The Railway Work, Life & Death project has been using crowd-sourcing and working with volunteers to co-produce research questions and topics. In this post for the RHS, the project team of Karen Baker, Mike Esbester and Helen Ford share a great example of how large numbers of people can collaborate on an historical topic which might appear on the surface to be quite niche: accidents involving British and Irish railway workers.
How can historians respond to the demands of a career that can be both environmentally – and emotionally – unsustainable? In this post for the RHS, Toby Green and Simon Sleight introduce their working paper on “Historians and Sustainability”.
Four hundred years ago, in 1619, the first African slaves landed in the United States. The 1619 Project has made an important contribution to our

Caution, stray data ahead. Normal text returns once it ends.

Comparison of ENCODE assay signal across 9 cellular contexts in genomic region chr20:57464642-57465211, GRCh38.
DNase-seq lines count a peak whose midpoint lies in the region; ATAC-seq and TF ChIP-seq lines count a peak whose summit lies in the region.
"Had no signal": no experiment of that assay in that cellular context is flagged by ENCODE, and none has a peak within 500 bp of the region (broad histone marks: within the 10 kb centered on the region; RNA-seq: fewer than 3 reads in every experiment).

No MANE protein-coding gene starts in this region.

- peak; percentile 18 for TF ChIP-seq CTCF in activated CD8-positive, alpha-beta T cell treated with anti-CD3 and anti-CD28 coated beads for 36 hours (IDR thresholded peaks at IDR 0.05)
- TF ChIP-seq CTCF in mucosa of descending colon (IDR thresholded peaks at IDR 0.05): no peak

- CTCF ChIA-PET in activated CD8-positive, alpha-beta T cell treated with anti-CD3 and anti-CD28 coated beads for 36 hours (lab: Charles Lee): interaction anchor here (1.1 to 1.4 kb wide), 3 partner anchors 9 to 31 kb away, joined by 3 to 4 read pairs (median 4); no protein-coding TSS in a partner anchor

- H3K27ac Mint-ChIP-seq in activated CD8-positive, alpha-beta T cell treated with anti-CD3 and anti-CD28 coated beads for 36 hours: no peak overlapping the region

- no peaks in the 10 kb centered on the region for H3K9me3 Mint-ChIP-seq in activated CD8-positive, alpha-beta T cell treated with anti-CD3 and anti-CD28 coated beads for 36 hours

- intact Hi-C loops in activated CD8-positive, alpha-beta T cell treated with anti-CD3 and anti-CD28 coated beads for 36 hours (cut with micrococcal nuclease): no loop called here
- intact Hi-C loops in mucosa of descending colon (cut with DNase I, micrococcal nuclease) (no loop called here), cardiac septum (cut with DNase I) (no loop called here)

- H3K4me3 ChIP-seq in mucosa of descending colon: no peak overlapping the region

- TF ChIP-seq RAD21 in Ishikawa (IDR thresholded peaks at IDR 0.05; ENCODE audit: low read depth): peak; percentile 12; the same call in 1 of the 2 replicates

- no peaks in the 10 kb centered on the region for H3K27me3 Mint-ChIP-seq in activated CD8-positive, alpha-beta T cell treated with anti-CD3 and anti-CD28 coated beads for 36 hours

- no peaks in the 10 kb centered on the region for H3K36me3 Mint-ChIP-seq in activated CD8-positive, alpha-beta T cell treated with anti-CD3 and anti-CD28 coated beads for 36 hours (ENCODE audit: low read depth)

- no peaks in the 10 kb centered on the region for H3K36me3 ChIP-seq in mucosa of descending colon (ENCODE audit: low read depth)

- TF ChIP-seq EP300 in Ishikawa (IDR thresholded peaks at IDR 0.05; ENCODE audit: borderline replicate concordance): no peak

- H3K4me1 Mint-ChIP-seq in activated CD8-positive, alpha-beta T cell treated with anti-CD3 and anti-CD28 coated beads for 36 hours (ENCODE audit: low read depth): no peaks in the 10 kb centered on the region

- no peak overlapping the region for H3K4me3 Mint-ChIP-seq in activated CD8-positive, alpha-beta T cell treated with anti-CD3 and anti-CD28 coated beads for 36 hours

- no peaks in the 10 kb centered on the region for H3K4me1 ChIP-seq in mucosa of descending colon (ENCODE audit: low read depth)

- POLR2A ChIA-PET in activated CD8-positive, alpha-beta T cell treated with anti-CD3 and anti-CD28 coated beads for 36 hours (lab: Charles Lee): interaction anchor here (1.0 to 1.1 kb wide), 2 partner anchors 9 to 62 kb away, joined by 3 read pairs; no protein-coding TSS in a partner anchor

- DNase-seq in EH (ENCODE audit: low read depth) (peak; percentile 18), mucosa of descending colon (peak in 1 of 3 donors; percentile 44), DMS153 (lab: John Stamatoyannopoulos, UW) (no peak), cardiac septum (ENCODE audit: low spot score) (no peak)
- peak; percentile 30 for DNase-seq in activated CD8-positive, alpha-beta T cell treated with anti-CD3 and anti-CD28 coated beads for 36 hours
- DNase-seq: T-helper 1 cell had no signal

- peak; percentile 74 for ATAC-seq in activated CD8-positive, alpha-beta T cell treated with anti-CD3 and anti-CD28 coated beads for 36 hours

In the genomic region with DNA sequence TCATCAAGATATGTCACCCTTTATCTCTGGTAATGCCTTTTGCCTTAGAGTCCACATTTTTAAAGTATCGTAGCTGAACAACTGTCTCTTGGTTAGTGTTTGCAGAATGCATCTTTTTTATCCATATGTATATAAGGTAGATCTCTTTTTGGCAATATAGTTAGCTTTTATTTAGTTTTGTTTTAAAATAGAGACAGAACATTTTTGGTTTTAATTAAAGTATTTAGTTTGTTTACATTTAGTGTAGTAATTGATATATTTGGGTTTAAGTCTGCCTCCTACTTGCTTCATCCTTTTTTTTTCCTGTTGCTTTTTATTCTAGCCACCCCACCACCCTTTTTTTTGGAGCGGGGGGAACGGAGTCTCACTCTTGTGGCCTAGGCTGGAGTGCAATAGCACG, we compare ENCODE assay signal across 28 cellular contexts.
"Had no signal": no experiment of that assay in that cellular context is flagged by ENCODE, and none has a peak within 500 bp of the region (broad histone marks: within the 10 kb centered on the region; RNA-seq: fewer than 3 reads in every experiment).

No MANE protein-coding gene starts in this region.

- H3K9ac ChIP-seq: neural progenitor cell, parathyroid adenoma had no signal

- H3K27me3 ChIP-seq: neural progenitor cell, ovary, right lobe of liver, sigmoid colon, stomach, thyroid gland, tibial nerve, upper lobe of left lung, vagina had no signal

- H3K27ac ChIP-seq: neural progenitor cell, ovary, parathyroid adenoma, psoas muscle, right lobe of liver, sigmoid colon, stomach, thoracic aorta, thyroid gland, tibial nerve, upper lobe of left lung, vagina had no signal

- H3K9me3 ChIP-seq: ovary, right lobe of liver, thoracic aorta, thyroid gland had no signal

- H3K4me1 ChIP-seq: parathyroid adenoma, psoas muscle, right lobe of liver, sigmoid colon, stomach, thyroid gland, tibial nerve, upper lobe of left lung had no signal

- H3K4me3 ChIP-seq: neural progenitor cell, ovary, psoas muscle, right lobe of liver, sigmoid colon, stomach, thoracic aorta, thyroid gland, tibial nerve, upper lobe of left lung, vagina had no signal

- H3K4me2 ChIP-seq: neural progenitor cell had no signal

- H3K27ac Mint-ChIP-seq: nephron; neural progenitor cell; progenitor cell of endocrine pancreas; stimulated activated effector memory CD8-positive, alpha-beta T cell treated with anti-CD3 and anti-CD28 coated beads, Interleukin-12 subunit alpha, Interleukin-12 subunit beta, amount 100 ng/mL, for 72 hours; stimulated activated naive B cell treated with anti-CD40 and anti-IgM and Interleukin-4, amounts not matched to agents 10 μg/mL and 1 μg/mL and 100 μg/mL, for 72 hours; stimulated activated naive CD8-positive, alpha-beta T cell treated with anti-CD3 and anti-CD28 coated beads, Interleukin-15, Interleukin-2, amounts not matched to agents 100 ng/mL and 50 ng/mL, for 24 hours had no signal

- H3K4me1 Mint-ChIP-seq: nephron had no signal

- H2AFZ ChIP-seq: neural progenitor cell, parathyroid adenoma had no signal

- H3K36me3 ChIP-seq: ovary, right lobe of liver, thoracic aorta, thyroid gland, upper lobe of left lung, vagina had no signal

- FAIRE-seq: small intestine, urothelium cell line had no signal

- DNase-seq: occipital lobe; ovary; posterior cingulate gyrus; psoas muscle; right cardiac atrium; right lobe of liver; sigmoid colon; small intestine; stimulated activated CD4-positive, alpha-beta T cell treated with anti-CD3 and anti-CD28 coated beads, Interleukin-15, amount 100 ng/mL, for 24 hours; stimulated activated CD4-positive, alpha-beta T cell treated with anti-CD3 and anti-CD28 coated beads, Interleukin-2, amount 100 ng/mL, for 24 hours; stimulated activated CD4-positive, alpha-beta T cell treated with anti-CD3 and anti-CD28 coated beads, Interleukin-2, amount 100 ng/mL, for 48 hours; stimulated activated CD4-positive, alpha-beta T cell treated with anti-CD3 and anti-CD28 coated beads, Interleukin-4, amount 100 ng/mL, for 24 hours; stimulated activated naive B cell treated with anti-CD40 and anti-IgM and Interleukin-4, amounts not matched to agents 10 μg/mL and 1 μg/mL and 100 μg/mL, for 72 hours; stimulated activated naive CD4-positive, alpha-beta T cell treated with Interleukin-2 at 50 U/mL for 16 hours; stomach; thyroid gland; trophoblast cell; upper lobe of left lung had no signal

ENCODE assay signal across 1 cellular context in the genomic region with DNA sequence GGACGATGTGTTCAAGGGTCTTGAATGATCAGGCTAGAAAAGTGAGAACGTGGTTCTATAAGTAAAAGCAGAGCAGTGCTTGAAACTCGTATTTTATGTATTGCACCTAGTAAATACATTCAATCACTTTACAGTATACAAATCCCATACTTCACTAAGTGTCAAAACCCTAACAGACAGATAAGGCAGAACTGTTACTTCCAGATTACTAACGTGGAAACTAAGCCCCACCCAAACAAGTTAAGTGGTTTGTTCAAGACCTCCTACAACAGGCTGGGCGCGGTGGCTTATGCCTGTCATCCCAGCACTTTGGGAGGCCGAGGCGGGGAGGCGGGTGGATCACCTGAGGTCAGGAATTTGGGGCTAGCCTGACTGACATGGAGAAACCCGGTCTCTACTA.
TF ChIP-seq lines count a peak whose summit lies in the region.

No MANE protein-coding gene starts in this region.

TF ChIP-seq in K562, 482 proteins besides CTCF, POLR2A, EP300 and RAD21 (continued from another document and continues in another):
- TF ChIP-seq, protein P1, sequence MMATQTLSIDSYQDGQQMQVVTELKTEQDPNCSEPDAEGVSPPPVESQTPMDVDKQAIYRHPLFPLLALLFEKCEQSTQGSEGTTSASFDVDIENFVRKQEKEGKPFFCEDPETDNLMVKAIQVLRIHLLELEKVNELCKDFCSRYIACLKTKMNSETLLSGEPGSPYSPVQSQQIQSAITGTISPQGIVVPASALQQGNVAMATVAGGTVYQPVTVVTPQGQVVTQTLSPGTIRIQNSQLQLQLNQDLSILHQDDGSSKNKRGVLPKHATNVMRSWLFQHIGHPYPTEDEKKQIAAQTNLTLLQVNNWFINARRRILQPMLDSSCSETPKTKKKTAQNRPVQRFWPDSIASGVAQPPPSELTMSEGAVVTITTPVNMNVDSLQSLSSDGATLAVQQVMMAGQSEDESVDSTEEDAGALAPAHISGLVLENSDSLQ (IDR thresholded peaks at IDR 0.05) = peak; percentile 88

It has been a year since the publication of the RHS’s Race, Ethnicity & Equality in UK History: A Report and Resource for Change (2018). In this post, Shahmima Akhtar, Past and Present Fellow, reflects on the work that has been done in this area, and our hopes for the future.
What’s it like to head up a History department? What challenges and opportunities do History HoDs face, and what’s the best way of responding to
Are History journals ready for Plan S? What are the implications for historians of cOAlition S’s mandate that all research they fund be published according to Plan S open access requirements?